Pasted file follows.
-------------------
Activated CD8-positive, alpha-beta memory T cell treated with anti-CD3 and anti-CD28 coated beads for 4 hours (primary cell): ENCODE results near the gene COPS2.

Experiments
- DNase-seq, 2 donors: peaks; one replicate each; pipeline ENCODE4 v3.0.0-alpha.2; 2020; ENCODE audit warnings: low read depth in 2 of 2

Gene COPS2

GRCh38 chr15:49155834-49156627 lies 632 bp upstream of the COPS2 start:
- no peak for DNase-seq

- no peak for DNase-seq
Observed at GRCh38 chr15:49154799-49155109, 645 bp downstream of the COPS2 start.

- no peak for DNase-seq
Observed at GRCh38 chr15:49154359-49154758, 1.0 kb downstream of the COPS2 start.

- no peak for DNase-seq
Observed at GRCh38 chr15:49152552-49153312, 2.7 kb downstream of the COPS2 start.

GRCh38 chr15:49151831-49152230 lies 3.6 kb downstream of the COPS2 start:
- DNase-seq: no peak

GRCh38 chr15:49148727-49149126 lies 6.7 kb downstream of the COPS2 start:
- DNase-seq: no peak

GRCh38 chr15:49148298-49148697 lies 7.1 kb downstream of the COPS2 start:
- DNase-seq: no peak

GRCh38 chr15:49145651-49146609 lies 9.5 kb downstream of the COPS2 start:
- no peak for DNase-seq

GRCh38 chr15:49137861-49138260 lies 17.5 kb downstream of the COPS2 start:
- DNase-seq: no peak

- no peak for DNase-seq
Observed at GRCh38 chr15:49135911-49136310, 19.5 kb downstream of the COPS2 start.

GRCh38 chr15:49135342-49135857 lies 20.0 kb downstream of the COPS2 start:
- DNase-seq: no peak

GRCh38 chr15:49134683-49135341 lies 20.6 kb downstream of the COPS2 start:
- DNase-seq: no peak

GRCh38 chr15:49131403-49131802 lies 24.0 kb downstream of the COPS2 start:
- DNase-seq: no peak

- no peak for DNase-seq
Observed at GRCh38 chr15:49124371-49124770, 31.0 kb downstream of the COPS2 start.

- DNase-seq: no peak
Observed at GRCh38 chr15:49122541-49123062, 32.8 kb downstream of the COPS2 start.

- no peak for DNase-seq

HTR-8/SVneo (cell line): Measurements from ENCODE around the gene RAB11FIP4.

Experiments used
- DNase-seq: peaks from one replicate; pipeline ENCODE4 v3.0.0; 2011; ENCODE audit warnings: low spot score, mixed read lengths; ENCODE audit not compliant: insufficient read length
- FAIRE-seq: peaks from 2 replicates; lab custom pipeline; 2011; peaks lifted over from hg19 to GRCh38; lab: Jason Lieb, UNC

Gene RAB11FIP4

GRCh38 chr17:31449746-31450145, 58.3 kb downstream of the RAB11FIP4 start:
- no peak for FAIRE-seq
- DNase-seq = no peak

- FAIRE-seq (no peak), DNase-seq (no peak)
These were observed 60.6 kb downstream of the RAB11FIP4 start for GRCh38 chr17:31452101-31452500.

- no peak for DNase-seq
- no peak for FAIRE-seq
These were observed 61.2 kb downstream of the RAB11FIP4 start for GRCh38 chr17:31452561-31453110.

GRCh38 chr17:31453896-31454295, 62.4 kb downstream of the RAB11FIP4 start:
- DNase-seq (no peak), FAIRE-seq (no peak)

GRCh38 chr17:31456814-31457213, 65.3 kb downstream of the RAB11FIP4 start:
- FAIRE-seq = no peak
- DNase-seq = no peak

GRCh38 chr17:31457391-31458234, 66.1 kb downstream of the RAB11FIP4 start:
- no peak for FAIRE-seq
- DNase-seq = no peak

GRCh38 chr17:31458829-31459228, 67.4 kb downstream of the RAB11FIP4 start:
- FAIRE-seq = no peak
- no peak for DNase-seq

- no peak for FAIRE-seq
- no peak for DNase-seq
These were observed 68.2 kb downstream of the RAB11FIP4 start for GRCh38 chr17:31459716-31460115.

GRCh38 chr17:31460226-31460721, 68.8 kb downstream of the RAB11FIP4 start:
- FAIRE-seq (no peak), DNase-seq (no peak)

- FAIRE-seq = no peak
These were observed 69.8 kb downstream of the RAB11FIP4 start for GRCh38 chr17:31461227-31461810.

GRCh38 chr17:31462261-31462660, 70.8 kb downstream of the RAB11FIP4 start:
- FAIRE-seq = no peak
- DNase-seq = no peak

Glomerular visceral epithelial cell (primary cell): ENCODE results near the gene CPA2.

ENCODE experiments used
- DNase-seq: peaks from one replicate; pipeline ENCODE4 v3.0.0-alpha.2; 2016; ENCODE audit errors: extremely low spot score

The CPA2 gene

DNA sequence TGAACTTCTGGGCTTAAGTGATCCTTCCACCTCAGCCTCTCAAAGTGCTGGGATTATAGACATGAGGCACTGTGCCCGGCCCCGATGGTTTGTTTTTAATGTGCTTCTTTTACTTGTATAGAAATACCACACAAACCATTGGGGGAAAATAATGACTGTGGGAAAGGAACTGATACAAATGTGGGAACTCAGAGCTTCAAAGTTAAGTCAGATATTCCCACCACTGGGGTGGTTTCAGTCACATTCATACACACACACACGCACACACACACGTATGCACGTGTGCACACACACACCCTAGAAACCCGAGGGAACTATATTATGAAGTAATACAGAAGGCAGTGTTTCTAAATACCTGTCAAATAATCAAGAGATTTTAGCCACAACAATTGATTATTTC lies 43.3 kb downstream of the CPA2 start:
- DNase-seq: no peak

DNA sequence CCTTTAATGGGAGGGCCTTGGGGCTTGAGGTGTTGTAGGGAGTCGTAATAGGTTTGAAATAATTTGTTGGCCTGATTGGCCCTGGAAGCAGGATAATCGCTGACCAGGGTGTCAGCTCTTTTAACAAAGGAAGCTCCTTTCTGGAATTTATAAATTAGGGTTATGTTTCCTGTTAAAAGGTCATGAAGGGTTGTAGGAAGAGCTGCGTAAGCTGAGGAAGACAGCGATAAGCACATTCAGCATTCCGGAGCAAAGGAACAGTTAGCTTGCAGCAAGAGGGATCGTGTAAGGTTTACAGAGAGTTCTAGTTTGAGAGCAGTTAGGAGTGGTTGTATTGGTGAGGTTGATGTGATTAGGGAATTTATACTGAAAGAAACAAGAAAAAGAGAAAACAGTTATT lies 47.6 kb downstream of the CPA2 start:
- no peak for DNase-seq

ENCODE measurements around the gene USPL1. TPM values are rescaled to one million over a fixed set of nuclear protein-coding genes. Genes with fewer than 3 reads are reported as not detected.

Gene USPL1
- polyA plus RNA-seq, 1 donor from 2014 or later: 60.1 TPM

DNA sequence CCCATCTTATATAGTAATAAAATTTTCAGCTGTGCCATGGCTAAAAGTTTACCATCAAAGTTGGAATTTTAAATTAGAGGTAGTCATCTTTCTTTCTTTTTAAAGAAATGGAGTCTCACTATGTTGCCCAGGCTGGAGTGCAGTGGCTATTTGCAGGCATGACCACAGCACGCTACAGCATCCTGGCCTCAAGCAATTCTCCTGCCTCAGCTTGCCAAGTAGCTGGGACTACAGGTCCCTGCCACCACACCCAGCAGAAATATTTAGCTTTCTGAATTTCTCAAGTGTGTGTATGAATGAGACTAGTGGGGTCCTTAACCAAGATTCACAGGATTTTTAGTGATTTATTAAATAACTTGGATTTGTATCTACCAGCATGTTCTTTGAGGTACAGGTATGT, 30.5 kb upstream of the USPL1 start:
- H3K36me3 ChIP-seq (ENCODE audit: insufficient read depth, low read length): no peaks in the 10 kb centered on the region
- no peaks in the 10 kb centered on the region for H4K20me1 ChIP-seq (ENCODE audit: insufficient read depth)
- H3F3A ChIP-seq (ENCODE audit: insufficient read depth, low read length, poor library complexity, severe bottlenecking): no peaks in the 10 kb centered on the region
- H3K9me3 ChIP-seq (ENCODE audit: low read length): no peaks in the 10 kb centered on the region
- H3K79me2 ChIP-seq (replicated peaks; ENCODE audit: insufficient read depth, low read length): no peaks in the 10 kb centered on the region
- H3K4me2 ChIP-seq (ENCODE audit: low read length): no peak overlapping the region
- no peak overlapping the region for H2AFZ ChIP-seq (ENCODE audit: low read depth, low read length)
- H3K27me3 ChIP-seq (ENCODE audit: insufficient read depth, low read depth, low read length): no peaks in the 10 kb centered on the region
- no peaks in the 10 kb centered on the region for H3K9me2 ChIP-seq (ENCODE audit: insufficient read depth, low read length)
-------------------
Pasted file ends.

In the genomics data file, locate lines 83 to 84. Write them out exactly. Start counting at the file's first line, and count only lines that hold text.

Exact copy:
- no peaks in the 10 kb centered on the region for H4K20me1 ChIP-seq (ENCODE audit: insufficient read depth)
- H3F3A ChIP-seq (ENCODE audit: insufficient read depth, low read length, poor library complexity, severe bottlenecking): no peaks in the 10 kb centered on the region